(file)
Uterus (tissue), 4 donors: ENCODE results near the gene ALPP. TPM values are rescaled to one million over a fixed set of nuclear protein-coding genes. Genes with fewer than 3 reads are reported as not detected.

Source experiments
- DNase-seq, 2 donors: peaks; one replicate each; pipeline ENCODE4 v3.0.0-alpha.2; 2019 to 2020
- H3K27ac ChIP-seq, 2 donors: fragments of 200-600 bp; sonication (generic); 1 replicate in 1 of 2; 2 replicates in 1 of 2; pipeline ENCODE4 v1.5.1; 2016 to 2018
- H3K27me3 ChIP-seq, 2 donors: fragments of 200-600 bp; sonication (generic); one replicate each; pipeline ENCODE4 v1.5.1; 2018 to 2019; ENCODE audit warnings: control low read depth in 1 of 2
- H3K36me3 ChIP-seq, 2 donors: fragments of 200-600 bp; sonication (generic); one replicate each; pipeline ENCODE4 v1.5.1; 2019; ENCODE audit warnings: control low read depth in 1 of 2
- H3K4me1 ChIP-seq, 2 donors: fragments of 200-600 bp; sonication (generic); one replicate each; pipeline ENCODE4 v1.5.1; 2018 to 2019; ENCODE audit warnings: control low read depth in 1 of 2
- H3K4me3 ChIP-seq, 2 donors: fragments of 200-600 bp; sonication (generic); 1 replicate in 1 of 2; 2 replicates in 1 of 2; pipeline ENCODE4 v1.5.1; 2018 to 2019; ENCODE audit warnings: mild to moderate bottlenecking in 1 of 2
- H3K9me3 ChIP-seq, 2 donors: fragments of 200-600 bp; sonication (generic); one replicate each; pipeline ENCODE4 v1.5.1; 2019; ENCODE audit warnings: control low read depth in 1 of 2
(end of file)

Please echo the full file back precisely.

Uterus (tissue), 4 donors: ENCODE results near the gene ALPP. TPM values are rescaled to one million over a fixed set of nuclear protein-coding genes. Genes with fewer than 3 reads are reported as not detected.

Source experiments
- DNase-seq, 2 donors: peaks; one replicate each; pipeline ENCODE4 v3.0.0-alpha.2; 2019 to 2020
- H3K27ac ChIP-seq, 2 donors: fragments of 200-600 bp; sonication (generic); 1 replicate in 1 of 2; 2 replicates in 1 of 2; pipeline ENCODE4 v1.5.1; 2016 to 2018
- H3K27me3 ChIP-seq, 2 donors: fragments of 200-600 bp; sonication (generic); one replicate each; pipeline ENCODE4 v1.5.1; 2018 to 2019; ENCODE audit warnings: control low read depth in 1 of 2
- H3K36me3 ChIP-seq, 2 donors: fragments of 200-600 bp; sonication (generic); one replicate each; pipeline ENCODE4 v1.5.1; 2019; ENCODE audit warnings: control low read depth in 1 of 2
- H3K4me1 ChIP-seq, 2 donors: fragments of 200-600 bp; sonication (generic); one replicate each; pipeline ENCODE4 v1.5.1; 2018 to 2019; ENCODE audit warnings: control low read depth in 1 of 2
- H3K4me3 ChIP-seq, 2 donors: fragments of 200-600 bp; sonication (generic); 1 replicate in 1 of 2; 2 replicates in 1 of 2; pipeline ENCODE4 v1.5.1; 2018 to 2019; ENCODE audit warnings: mild to moderate bottlenecking in 1 of 2
- H3K9me3 ChIP-seq, 2 donors: fragments of 200-600 bp; sonication (generic); one replicate each; pipeline ENCODE4 v1.5.1; 2019; ENCODE audit warnings: control low read depth in 1 of 2